Friday, March 24, 2017

Flu virus shifting east, hitting older adults hardest

Influenza season may seem like a routine occurrence every winter season has become a more pronounced problem in the Northwest this flu season. Flu activity decreased slightly but were at high level in mid February. Some states only saw isolated instance of influenza illness while most saw widespread infection. The most astonishing characteristic of this flu season has been the great number of middle age adults that have been hospitalized. The cohort with the second highest percentage of hospitalizations has traditionoally been 0-4 year olds but this year 50-64 year olds have taken the spot. With 33 per 100.000 adults 50 to 64 being hosptilazied and 21 per 100,000 children  up to age 4 getting hospitalized, scientists are wondering what is leading to this trend. While the predominant strain of flu can shift from year to year, the predominant strain this year H3N2 has been seen before and did not induce such a high rate in middle aged adults. The vaccine effectiveness has determined to be even higher at 48% overall compared to 47% in the past thus is not the cause of the increase. The good news is that the worst of the flu season is though to be over and rate of hospitalizations have begun to go down.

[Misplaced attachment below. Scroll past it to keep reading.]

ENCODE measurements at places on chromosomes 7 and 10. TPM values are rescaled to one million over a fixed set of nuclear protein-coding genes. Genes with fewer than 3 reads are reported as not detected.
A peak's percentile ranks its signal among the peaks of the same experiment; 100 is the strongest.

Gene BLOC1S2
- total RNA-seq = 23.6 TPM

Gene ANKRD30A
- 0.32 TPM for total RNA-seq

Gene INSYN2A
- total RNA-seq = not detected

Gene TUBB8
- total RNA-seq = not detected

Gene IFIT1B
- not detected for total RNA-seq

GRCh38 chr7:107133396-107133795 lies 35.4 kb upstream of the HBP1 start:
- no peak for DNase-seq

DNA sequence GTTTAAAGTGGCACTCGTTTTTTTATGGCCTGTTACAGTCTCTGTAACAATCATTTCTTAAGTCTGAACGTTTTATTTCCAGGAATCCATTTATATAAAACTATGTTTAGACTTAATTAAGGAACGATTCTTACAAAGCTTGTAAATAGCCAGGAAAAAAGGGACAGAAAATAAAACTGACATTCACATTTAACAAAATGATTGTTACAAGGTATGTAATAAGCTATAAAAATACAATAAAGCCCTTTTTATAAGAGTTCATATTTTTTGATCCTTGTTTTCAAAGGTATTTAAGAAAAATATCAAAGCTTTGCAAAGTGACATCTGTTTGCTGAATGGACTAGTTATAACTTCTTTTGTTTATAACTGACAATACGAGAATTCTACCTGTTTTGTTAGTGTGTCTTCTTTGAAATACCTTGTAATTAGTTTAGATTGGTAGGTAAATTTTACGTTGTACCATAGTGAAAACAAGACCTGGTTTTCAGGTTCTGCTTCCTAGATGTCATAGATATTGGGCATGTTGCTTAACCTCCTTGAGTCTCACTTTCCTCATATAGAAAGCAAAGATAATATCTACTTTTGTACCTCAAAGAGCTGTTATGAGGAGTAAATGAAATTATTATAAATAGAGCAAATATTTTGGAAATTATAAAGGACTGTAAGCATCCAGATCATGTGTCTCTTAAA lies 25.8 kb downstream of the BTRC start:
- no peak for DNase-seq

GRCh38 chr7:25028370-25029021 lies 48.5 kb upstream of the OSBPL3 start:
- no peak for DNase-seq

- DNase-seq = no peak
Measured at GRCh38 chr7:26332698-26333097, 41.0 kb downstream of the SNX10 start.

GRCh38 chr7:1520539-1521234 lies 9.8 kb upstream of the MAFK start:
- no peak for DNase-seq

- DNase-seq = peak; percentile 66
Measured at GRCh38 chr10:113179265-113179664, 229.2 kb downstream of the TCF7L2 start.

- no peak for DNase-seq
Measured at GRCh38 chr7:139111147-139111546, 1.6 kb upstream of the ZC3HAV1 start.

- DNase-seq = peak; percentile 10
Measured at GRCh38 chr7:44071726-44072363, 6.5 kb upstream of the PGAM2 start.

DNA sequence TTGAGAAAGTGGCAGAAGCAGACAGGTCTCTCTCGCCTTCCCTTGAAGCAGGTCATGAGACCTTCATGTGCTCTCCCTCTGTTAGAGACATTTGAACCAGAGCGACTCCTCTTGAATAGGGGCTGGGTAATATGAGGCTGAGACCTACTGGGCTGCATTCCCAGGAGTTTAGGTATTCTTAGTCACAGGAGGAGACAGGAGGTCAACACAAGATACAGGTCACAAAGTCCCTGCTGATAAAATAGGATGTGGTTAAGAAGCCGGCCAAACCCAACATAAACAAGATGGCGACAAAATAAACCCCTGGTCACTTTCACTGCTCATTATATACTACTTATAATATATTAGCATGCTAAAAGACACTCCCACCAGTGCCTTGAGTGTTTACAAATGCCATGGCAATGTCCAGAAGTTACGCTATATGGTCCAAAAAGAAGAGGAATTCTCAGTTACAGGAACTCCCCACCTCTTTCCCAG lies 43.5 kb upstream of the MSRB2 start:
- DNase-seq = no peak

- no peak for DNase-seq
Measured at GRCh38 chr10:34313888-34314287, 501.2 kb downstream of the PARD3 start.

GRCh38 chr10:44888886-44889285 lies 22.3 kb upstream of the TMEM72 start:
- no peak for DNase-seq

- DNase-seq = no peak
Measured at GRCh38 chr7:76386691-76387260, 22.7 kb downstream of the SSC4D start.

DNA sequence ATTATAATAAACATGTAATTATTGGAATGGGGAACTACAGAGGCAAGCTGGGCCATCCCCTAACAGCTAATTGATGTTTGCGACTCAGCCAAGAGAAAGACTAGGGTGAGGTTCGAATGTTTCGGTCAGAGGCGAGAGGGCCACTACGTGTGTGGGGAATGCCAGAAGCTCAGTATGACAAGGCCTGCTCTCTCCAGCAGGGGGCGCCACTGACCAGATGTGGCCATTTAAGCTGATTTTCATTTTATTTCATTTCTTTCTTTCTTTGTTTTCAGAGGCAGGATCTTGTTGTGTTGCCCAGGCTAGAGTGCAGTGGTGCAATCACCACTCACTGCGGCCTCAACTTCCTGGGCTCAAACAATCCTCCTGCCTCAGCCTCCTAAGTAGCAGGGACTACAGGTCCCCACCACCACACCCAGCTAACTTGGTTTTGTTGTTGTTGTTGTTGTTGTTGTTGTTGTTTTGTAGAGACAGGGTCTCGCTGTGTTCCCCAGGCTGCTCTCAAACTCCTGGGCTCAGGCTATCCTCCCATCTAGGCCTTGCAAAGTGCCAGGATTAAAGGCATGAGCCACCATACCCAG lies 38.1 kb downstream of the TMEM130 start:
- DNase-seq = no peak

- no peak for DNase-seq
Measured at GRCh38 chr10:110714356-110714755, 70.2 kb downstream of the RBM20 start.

Vander Harris

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